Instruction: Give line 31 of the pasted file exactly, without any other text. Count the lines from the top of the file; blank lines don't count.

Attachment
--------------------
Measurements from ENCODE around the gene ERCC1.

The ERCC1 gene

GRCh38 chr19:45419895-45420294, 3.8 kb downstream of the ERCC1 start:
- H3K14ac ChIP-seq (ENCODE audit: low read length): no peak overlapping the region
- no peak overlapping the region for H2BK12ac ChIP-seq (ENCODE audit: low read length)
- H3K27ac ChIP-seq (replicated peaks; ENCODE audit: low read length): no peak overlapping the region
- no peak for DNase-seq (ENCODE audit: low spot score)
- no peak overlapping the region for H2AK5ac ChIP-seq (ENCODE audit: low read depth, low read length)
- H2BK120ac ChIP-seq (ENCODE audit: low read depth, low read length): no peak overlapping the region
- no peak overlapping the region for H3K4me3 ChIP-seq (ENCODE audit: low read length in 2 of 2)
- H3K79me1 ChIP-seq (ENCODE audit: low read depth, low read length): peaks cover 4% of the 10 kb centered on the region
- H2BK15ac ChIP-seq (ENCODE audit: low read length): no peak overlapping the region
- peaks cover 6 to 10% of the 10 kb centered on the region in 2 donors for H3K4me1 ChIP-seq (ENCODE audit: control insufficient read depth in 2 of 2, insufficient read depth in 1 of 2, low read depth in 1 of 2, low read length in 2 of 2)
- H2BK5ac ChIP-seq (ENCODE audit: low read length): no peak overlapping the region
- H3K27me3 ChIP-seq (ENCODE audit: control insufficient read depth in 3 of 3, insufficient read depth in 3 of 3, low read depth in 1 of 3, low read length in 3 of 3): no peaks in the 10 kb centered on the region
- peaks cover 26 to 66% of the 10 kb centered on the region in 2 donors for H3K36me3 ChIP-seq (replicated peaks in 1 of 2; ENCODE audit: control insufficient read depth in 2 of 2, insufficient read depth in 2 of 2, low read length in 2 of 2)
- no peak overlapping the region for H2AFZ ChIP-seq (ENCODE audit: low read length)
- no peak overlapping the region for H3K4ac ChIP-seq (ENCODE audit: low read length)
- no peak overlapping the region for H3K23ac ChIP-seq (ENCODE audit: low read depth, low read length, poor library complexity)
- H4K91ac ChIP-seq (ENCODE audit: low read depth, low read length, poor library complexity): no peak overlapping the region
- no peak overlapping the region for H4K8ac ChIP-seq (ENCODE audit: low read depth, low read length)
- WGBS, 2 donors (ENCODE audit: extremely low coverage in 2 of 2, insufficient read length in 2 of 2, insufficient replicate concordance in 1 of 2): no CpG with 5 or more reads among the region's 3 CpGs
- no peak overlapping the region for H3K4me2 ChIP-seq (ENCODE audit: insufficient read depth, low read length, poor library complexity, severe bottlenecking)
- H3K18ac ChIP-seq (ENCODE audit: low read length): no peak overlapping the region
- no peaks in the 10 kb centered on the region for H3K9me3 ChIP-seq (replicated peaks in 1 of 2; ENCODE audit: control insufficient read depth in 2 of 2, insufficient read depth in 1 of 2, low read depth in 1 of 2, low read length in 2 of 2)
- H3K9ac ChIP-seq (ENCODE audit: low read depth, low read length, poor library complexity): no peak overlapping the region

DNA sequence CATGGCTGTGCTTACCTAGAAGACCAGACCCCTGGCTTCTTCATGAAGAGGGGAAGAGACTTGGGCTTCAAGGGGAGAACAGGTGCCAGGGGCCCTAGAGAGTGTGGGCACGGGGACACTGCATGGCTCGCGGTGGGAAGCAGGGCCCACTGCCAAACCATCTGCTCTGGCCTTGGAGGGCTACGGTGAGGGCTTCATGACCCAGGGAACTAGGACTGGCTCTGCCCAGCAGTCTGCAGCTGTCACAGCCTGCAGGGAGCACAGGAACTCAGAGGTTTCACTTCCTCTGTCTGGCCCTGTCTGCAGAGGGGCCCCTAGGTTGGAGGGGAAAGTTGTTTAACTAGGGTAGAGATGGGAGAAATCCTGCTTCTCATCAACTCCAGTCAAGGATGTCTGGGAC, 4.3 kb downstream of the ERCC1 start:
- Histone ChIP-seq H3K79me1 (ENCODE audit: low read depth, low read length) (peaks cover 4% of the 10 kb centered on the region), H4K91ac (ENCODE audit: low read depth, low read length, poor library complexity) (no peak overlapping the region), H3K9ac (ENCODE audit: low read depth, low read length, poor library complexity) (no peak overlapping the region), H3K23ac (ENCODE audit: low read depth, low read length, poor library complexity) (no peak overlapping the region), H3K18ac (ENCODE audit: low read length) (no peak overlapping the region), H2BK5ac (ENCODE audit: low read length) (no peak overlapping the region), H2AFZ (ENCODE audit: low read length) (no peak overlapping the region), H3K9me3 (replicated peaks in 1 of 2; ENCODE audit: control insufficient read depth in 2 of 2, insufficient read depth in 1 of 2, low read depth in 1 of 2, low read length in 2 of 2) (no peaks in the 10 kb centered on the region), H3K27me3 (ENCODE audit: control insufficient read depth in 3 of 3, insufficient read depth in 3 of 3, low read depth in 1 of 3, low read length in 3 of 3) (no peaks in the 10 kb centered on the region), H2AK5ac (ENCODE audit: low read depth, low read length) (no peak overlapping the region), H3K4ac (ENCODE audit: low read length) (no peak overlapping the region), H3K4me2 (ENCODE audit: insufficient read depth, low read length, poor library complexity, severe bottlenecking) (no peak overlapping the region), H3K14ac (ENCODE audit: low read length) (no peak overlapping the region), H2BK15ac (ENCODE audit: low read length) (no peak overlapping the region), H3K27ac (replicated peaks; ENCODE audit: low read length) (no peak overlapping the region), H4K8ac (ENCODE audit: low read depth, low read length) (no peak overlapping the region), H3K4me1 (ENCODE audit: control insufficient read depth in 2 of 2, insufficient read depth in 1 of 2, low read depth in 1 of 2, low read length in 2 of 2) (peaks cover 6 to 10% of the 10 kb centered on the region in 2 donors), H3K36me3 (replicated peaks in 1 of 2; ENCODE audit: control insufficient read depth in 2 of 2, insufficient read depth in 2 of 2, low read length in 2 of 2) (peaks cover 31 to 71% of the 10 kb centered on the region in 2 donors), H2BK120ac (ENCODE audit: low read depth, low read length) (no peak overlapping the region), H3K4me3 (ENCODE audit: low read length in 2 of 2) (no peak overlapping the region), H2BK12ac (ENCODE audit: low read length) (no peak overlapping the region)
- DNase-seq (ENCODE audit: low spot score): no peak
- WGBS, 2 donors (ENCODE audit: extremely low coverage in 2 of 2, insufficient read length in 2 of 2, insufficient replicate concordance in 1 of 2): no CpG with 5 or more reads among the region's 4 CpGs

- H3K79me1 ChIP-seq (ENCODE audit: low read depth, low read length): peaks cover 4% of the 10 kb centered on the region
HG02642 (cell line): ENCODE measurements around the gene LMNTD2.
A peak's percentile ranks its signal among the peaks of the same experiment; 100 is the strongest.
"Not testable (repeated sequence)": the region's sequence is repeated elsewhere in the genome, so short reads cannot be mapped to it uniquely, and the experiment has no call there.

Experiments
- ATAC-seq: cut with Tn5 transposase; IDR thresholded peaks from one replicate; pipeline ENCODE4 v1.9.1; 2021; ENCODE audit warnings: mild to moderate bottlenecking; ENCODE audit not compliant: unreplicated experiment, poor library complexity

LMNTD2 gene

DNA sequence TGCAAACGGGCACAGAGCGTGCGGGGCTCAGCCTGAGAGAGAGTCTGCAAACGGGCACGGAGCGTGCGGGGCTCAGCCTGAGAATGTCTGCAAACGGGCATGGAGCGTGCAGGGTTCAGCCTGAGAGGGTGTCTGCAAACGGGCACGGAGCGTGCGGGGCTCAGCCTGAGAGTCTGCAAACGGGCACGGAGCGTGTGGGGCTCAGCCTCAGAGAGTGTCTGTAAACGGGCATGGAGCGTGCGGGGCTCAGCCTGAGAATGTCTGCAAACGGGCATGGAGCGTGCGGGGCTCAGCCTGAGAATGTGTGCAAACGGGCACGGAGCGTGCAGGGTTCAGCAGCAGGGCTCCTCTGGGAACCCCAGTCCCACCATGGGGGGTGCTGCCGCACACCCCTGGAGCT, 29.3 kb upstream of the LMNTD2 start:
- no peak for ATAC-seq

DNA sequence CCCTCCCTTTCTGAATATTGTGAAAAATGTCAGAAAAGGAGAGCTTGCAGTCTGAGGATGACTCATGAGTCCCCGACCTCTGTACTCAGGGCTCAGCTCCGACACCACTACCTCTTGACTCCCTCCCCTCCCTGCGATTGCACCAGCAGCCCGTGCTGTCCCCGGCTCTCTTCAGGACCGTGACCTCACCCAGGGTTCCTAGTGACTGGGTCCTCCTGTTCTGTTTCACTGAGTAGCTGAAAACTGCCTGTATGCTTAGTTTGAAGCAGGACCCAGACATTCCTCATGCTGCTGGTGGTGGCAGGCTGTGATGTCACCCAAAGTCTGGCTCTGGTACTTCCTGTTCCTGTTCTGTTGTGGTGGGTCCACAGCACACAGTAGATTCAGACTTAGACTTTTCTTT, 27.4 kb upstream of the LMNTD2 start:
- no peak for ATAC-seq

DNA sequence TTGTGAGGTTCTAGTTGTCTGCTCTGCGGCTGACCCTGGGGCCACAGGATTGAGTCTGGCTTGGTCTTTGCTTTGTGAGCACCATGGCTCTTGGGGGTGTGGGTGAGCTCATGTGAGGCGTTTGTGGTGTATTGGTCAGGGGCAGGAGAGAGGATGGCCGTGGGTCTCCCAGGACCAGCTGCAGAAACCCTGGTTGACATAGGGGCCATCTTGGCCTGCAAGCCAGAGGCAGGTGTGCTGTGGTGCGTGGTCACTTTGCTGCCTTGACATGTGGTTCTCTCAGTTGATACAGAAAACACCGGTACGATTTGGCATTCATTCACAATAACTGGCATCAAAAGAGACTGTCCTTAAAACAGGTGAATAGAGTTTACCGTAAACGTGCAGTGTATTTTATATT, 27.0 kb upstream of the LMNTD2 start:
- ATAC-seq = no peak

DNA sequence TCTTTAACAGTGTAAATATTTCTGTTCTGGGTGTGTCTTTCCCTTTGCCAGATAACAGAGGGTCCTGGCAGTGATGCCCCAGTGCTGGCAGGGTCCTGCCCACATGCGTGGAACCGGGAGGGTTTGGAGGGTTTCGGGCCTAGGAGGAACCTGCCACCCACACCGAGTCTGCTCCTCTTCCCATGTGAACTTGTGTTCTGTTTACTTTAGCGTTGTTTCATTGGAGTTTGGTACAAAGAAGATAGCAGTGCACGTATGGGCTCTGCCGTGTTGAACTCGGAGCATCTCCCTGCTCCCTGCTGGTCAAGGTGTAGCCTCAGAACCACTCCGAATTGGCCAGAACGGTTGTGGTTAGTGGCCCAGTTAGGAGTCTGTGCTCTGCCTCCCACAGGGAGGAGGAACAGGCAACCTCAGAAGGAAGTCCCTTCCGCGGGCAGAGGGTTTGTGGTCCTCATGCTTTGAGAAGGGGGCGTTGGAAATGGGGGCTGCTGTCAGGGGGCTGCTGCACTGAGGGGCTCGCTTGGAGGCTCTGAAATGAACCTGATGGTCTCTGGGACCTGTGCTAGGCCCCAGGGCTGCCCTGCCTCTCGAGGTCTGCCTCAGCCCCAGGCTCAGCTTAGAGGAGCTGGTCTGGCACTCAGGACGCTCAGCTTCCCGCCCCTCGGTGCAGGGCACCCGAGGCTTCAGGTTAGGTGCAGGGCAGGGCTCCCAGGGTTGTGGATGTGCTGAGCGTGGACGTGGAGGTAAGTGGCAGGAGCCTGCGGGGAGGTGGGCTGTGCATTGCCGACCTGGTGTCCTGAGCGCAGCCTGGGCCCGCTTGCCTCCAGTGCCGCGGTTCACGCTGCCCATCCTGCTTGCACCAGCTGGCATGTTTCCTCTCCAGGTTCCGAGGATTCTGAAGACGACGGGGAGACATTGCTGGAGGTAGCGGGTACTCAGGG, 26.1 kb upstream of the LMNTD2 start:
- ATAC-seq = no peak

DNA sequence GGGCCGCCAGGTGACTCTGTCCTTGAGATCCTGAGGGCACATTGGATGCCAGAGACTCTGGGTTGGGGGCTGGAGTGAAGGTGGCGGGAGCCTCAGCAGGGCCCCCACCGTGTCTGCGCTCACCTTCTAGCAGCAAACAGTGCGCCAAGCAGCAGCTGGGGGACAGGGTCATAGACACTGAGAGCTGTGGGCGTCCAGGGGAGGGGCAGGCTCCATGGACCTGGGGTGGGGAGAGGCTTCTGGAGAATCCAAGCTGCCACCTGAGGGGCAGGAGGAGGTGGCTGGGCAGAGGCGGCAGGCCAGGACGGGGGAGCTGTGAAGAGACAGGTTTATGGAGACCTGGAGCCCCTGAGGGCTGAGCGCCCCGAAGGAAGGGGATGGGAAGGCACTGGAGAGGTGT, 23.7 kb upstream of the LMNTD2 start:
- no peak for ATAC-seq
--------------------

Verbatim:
- H3K79me1 ChIP-seq (ENCODE audit: low read depth, low read length): peaks cover 4% of the 10 kb centered on the region